You might be seeing some of the following terms used in news stories about the novel coronavirus outbreak. We’re here to explain, in quick and simple terms, what they all mean.
Epidemic and pandemic
An epidemic happens when an infectious disease spreads to a lot of people in a short amount of time. When an epidemic grows very large, we call it a pandemic. The World Health Organisation has not called the spread of the new coronavirus a pandemic yet, but it has declared that it is an epidemic, and a global health emergency.
An example of an epidemic that we may be more familiar is seasonal flu, which causes a severe strain on the city’s medical system each year.
Transmission means the way a virus or bacteria gets from one host to the next. For example, the flu is transmitted by tiny water droplets in the air, which are formed when someone coughs or sneezes. The new virus is thought to spread this way, too.
Human-to-human transmission means an illness is able to spread from one person to another. This is in contrast to animal-to-human transmission, when a person can only get an illness if they have contact with the original animal host. Human-to-human transmission is a problem because it means people may spread a disease unknowingly before they show any symptoms.
A community outbreak is when an illness infects multiple people in one community. This may be due to one common source, or due to human-to-human transmission. This term does not apply to outbreaks which occur in a healthcare setting, such as a hospital.
Local medical experts believe the Wuhan bug has already started infecting people in Hong Kong via human-to-human contact. This makes it harder to stop the outbreak.
Social distancing is a term used by public health authorities to describe actions that may slow the spread of a contagious disease.
Preventing people gathering in large crowds, such as at a festival or even in school classrooms, can help to slow its spread.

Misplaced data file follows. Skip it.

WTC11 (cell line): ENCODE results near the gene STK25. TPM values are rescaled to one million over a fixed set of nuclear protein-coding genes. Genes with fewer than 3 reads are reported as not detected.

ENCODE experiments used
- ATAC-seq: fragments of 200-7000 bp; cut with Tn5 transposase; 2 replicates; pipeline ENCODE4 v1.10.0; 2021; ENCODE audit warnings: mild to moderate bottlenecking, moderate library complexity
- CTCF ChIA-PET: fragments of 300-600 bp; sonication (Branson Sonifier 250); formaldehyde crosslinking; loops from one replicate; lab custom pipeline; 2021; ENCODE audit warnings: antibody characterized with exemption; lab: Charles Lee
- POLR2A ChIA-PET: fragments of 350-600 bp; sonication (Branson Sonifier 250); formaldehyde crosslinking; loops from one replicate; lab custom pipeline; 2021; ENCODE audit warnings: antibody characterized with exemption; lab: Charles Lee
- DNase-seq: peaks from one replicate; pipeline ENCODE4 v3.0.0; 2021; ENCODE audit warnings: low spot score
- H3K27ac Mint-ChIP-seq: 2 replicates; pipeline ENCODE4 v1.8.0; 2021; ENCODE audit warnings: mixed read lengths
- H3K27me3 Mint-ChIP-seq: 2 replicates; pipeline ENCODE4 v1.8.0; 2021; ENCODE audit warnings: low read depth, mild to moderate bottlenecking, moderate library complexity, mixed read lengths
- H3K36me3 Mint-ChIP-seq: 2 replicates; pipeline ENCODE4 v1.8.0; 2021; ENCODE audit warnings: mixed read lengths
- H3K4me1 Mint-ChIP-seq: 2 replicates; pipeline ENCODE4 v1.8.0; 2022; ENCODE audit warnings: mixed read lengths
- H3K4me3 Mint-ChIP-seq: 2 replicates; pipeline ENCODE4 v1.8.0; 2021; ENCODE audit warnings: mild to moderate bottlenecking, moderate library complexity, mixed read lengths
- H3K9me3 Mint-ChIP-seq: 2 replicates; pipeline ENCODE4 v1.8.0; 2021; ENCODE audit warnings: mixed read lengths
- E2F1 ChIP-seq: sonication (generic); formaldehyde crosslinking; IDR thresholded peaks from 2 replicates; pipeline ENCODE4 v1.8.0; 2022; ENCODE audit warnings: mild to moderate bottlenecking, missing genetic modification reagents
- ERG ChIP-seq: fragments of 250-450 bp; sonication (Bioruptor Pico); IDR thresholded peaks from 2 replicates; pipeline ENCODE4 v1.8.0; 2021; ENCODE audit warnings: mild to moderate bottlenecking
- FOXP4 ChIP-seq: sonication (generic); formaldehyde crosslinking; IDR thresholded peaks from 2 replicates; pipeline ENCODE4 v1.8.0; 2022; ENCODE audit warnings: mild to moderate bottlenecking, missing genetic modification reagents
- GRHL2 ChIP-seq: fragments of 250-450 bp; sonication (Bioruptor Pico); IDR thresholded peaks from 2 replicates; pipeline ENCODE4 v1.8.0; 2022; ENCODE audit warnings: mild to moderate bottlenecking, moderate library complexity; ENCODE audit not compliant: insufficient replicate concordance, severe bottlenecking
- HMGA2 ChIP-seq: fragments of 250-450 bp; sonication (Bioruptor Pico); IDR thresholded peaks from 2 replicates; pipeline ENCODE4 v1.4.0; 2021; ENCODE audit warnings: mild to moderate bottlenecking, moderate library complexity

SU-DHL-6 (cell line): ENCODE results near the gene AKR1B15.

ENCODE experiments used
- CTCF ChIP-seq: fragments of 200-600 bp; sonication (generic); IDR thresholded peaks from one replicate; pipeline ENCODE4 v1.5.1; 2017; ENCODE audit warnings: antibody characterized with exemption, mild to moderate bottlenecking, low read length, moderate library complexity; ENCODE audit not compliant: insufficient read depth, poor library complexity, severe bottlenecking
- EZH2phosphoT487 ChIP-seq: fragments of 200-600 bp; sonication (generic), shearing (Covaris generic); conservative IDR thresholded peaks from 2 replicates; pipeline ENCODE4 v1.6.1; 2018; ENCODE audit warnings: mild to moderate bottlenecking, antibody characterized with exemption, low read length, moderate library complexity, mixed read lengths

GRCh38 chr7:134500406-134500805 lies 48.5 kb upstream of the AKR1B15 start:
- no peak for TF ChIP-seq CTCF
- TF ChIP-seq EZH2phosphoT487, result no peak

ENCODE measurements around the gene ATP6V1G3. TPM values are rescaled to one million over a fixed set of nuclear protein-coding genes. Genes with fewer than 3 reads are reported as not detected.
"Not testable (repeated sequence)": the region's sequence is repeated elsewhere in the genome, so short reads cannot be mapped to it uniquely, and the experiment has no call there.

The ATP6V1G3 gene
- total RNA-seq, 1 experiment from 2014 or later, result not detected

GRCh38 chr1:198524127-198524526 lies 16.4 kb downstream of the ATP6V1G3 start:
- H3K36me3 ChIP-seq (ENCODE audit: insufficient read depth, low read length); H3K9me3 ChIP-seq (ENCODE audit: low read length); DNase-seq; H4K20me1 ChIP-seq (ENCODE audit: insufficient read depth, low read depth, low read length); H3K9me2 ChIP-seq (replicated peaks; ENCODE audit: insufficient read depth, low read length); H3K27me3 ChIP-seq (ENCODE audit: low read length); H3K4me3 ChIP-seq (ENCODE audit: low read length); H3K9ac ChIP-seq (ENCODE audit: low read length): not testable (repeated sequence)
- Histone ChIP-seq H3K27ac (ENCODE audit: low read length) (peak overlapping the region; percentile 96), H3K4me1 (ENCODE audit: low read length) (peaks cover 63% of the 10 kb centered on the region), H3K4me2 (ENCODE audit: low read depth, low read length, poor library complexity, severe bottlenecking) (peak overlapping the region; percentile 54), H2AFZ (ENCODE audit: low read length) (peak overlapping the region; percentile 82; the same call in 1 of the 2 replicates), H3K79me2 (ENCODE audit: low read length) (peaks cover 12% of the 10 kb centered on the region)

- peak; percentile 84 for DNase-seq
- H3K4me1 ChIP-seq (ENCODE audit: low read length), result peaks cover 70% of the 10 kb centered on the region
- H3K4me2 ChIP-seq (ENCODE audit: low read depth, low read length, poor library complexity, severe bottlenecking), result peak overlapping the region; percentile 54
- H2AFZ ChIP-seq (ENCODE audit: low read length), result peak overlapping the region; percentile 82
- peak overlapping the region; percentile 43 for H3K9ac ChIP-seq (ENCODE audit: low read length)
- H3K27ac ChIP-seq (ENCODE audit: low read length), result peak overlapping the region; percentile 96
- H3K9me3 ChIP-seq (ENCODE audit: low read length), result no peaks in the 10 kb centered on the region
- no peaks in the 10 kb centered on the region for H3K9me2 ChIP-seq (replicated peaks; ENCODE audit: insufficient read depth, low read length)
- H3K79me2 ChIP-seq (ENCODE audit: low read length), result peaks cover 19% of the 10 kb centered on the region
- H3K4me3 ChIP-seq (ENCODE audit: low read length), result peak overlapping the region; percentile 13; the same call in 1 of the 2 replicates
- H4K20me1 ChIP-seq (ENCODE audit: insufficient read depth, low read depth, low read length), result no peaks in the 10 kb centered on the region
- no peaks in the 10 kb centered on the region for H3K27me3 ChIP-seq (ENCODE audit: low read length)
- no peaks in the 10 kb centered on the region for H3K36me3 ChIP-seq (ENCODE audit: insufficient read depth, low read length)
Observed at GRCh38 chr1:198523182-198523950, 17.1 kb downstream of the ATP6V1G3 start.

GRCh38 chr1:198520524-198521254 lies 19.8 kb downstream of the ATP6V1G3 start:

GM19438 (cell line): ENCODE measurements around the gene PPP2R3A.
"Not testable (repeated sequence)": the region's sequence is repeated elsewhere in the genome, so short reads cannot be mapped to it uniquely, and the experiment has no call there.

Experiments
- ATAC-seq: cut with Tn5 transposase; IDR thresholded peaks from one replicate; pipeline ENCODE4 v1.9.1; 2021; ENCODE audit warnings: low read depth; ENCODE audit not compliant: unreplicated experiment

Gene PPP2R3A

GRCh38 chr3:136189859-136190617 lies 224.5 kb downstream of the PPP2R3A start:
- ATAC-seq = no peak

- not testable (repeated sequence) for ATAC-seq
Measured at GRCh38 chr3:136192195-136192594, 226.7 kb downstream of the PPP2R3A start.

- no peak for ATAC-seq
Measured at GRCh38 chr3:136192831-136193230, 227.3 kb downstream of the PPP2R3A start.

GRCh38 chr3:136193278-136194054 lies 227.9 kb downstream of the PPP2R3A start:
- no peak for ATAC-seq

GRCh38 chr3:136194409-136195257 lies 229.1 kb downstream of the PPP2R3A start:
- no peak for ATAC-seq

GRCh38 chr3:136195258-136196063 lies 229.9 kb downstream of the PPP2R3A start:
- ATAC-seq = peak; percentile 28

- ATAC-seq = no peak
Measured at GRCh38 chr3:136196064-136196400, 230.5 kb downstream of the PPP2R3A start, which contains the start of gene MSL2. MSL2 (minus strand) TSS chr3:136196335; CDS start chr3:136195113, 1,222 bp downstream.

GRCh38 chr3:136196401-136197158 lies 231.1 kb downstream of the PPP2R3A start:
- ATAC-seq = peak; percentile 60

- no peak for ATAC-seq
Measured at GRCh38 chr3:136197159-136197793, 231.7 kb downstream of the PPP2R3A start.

Suspension of classes, delaying public exams and the cancellation of the Chinese New Year fireworks are examples of social distancing efforts undertaken by the Hong Kong government.
Quarantine and isolation
These two terms are often used together, but quarantine refers to those suspected of having a sickness, for example, people who have returned from Wuhan. Isolation refers to how patients who test positive for a disease are handled to prevent them spreading the bug.
At the moment, the Hong Kong government has ruled that all travellers who have visited the mainland must be placed in quarantine. They are required to spend 14 days at home or in a hotel and face jail if they disobey this rule.
Virulence refers to how much damage a virus does to its host, although it is also sometimes used to describe how infectious a disease is.
The viruses that cause the common cold, for example, are not highly virulent, as they do not usually result in death. However, viruses like Ebola or HIV are very dangerous and, without treatment, usually lead to death.
Infectivity and basic reproduction
Infectivity is the ability of a germ to infect people. In a public health context, it can be measured by a figure called the basic reproduction number. This number is an estimate of how many cases one infection can cause. A highly contagious disease like measles will have a high basic reproduction number.
Personal protective equipment (PPE)
Equipment that is designed to protect someone from hazards is called personal protective equipment, or PPE. One example is the helmets that construction workers wear to protect their heads from falling objects.
In a medical and public health context, surgical masks and rubber gloves are the most commonly used PPE, but workers may also use even more protective gear, such as N95 masks or respirators, lab coats or even full-body suits.